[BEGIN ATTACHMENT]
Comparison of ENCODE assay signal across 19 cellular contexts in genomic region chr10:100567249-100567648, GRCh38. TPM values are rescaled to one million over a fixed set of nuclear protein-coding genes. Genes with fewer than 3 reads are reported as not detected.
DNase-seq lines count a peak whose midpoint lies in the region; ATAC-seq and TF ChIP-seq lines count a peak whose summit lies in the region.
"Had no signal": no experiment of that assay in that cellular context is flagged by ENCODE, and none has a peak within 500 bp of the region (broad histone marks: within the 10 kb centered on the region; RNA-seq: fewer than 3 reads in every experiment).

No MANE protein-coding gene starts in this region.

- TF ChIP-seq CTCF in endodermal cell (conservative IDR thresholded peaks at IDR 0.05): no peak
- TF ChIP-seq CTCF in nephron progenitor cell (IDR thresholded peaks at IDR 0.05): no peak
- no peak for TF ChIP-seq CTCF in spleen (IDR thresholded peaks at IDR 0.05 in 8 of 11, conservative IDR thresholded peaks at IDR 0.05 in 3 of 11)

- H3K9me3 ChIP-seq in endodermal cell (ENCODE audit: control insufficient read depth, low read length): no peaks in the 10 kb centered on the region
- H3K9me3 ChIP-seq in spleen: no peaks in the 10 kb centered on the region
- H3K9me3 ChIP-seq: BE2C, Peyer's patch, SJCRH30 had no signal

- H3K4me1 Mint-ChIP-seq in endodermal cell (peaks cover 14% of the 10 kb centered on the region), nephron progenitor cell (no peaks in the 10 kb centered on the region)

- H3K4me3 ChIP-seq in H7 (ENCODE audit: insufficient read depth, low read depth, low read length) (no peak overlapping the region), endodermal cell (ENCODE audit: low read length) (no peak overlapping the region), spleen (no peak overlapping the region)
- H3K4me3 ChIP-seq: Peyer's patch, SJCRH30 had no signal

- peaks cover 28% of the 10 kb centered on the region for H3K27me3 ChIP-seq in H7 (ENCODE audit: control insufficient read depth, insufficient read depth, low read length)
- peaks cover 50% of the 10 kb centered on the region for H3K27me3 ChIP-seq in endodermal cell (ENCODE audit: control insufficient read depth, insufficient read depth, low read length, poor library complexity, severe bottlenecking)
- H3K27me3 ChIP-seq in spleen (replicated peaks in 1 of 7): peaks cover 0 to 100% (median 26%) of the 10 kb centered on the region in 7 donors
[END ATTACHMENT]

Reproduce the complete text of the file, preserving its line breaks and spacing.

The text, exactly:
Comparison of ENCODE assay signal across 19 cellular contexts in genomic region chr10:100567249-100567648, GRCh38. TPM values are rescaled to one million over a fixed set of nuclear protein-coding genes. Genes with fewer than 3 reads are reported as not detected.
DNase-seq lines count a peak whose midpoint lies in the region; ATAC-seq and TF ChIP-seq lines count a peak whose summit lies in the region.
"Had no signal": no experiment of that assay in that cellular context is flagged by ENCODE, and none has a peak within 500 bp of the region (broad histone marks: within the 10 kb centered on the region; RNA-seq: fewer than 3 reads in every experiment).

No MANE protein-coding gene starts in this region.

- TF ChIP-seq CTCF in endodermal cell (conservative IDR thresholded peaks at IDR 0.05): no peak
- TF ChIP-seq CTCF in nephron progenitor cell (IDR thresholded peaks at IDR 0.05): no peak
- no peak for TF ChIP-seq CTCF in spleen (IDR thresholded peaks at IDR 0.05 in 8 of 11, conservative IDR thresholded peaks at IDR 0.05 in 3 of 11)

- H3K9me3 ChIP-seq in endodermal cell (ENCODE audit: control insufficient read depth, low read length): no peaks in the 10 kb centered on the region
- H3K9me3 ChIP-seq in spleen: no peaks in the 10 kb centered on the region
- H3K9me3 ChIP-seq: BE2C, Peyer's patch, SJCRH30 had no signal

- H3K4me1 Mint-ChIP-seq in endodermal cell (peaks cover 14% of the 10 kb centered on the region), nephron progenitor cell (no peaks in the 10 kb centered on the region)

- H3K4me3 ChIP-seq in H7 (ENCODE audit: insufficient read depth, low read depth, low read length) (no peak overlapping the region), endodermal cell (ENCODE audit: low read length) (no peak overlapping the region), spleen (no peak overlapping the region)
- H3K4me3 ChIP-seq: Peyer's patch, SJCRH30 had no signal

- peaks cover 28% of the 10 kb centered on the region for H3K27me3 ChIP-seq in H7 (ENCODE audit: control insufficient read depth, insufficient read depth, low read length)
- peaks cover 50% of the 10 kb centered on the region for H3K27me3 ChIP-seq in endodermal cell (ENCODE audit: control insufficient read depth, insufficient read depth, low read length, poor library complexity, severe bottlenecking)
- H3K27me3 ChIP-seq in spleen (replicated peaks in 1 of 7): peaks cover 0 to 100% (median 26%) of the 10 kb centered on the region in 7 donors